Purpose: When treating cancer, both quantity and quality of life are valuable, though oncology trials have long placed greater emphasis on the former. The goal of this work was to evaluate how patient-reported outcomes (PROs) have been incorporated into radiation therapy trials within the National Clinical Trials Network over the last 2 decades to measure quality of life and to assess how PRO data have been disseminated in publications upon trial conclusion. Methods and Materials: This cross-sectional study analyzed the frequency of use of PROs in National Clinical Trials Network cooperative group radiation therapy phase 2 and 3 clinical trials over the past 2 decades. A literature review was performed to determine the publication outcomes of PRO data, including only trials that used PROs in their design and were mature enough to have published results. Results: Fifty-seven (56.4%) of the 101 trials included in this study included PROs in their design. Brain and head and neck trials demonstrated the largest proportional incorporation of PROs (81.8% and 76.9%, respectively), and thoracic and breast trials used the fewest (18.8% and 37.5%, respectively). The EQ-5D family of questionnaires was the most commonly used PROs, used in 22.8% of trials included. The literature review demonstrated a pattern of increased publication of PRO data alongside survival endpoints in manuscripts derived from these trials over time. Conclusions: Though there is room for improvement, the field of radiation oncology has embraced the incorporation of PROs into multicenter, high-impact clinical trials over the past 2 decades and has increased its publication of this data alongside survival data from these trials.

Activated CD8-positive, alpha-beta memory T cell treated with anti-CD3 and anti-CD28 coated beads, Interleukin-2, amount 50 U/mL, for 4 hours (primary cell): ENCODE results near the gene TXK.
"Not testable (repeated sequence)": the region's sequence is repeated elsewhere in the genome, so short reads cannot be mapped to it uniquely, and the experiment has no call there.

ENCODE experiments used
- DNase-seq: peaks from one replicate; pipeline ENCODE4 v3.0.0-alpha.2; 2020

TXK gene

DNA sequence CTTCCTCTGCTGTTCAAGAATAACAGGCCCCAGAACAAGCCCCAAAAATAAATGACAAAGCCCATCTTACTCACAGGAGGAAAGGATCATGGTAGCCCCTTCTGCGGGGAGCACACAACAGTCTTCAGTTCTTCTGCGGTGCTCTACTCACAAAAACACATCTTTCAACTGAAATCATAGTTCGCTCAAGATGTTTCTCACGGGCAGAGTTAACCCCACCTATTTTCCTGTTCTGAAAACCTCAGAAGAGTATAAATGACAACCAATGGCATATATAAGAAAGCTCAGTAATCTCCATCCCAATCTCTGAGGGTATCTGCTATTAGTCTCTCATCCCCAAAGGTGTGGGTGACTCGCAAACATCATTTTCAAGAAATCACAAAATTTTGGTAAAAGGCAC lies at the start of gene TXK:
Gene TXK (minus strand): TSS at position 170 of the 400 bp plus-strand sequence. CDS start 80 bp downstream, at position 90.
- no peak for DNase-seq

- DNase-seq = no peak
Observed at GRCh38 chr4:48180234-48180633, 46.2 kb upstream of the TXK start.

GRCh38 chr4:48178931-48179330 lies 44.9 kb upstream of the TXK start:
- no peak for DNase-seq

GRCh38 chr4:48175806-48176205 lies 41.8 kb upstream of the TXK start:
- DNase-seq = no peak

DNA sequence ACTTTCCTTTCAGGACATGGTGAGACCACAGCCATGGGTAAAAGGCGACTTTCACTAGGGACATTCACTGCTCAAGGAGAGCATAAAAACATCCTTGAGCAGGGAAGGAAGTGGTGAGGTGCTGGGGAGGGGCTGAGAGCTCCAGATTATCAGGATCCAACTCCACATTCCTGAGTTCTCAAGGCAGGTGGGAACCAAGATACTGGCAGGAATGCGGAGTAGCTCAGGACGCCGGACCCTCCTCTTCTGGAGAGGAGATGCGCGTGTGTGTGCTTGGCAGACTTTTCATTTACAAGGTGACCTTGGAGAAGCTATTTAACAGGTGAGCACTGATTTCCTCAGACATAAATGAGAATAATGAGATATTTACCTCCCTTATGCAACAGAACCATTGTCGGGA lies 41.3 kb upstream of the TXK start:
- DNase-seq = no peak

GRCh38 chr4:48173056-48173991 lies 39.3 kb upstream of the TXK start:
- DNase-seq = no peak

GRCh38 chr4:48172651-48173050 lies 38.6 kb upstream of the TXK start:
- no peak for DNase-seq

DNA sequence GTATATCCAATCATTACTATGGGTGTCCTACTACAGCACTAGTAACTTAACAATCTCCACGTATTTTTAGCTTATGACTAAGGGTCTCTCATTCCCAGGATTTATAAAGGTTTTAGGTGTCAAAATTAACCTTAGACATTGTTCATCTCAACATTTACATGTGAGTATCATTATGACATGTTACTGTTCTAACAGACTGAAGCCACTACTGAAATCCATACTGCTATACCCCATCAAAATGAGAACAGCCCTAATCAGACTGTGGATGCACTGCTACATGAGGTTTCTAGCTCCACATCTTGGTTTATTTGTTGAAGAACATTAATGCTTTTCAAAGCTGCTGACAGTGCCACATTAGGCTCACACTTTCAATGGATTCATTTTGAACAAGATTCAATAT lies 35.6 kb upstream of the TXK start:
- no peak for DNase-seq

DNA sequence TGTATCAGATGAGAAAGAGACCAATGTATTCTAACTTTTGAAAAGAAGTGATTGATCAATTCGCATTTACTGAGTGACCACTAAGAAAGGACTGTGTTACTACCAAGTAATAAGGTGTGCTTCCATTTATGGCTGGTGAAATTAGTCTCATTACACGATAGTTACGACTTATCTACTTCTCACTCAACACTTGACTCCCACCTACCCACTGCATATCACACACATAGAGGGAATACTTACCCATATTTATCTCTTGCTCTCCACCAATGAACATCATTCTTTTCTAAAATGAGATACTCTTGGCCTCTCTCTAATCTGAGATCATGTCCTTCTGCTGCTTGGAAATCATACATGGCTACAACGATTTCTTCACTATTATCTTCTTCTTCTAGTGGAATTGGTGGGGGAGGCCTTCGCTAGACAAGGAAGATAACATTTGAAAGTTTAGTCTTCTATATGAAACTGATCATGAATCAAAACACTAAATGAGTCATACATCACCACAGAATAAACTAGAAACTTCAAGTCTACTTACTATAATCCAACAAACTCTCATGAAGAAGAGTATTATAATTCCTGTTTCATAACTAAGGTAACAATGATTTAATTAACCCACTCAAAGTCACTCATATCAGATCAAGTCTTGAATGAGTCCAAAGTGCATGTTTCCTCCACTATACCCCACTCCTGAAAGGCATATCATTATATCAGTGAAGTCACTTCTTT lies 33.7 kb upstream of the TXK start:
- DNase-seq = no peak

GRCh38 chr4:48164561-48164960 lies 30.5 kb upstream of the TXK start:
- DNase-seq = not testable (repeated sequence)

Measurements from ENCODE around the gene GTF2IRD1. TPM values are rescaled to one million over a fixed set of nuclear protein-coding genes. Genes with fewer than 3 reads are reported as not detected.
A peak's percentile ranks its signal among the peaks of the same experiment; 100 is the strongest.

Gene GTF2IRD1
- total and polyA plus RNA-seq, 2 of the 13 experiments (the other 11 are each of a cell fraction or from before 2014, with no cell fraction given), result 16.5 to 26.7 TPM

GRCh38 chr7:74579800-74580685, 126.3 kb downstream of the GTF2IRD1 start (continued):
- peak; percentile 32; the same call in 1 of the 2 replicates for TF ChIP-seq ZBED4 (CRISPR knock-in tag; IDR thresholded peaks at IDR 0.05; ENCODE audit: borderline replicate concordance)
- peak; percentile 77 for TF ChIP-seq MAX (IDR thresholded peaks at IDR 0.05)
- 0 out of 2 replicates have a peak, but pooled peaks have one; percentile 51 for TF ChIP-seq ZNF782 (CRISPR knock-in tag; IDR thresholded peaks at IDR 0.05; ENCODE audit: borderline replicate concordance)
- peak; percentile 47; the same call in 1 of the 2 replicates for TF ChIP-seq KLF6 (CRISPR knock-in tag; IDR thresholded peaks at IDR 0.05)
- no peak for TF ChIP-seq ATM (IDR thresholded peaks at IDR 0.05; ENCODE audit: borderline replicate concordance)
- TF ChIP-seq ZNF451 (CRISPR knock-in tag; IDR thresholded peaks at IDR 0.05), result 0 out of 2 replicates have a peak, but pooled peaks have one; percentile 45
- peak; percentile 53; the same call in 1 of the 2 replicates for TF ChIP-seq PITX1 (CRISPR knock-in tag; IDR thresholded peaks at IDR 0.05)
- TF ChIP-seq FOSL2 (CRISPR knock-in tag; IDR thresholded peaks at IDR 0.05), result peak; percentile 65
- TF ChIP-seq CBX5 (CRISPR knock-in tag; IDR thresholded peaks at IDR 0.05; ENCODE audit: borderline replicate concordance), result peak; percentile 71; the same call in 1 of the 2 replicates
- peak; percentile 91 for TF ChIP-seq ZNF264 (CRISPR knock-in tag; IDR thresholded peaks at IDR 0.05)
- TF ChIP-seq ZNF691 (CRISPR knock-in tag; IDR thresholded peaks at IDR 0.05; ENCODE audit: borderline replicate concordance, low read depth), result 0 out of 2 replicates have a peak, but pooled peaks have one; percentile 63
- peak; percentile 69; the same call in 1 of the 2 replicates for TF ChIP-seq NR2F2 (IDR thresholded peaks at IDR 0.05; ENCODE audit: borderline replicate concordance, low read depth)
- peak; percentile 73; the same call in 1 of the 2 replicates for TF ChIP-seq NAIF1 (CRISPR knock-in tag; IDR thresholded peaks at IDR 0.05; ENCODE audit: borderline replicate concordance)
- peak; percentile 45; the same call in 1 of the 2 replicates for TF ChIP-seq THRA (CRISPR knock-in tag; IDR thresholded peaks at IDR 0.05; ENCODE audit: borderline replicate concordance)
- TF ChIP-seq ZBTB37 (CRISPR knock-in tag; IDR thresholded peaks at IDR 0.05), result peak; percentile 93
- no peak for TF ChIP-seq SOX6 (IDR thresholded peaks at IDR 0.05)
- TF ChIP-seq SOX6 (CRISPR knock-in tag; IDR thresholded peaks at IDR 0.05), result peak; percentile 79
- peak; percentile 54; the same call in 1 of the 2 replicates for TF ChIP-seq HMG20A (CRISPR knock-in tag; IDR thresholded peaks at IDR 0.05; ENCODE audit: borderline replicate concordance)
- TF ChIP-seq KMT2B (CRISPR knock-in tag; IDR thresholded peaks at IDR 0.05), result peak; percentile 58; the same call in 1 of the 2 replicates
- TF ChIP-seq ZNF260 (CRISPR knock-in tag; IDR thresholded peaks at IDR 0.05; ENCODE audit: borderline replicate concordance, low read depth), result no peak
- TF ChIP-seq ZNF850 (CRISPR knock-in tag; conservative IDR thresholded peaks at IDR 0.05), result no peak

|Original language||English (US)|
|Number of pages||10|
|Journal||International Journal of Radiation Oncology Biology Physics|
|State||Published - Apr 1 2021|
ASJC Scopus subject areas
- Radiology Nuclear Medicine and imaging
- Cancer Research